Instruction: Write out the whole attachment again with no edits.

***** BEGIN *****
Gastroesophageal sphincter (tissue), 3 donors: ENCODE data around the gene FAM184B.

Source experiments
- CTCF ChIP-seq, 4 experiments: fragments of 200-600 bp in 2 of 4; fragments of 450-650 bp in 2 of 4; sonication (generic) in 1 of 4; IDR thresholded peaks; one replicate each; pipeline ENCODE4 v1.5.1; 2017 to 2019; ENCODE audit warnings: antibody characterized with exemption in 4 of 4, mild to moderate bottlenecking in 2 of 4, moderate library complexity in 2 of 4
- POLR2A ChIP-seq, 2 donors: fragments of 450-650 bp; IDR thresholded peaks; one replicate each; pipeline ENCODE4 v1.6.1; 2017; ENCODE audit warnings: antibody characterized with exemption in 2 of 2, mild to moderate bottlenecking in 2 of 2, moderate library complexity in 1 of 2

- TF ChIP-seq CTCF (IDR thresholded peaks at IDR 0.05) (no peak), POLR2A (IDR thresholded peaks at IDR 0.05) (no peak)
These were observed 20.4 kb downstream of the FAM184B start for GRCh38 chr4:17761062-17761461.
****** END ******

Gastroesophageal sphincter (tissue), 3 donors: ENCODE data around the gene FAM184B.

Source experiments
- CTCF ChIP-seq, 4 experiments: fragments of 200-600 bp in 2 of 4; fragments of 450-650 bp in 2 of 4; sonication (generic) in 1 of 4; IDR thresholded peaks; one replicate each; pipeline ENCODE4 v1.5.1; 2017 to 2019; ENCODE audit warnings: antibody characterized with exemption in 4 of 4, mild to moderate bottlenecking in 2 of 4, moderate library complexity in 2 of 4
- POLR2A ChIP-seq, 2 donors: fragments of 450-650 bp; IDR thresholded peaks; one replicate each; pipeline ENCODE4 v1.6.1; 2017; ENCODE audit warnings: antibody characterized with exemption in 2 of 2, mild to moderate bottlenecking in 2 of 2, moderate library complexity in 1 of 2

- TF ChIP-seq CTCF (IDR thresholded peaks at IDR 0.05) (no peak), POLR2A (IDR thresholded peaks at IDR 0.05) (no peak)
These were observed 20.4 kb downstream of the FAM184B start for GRCh38 chr4:17761062-17761461.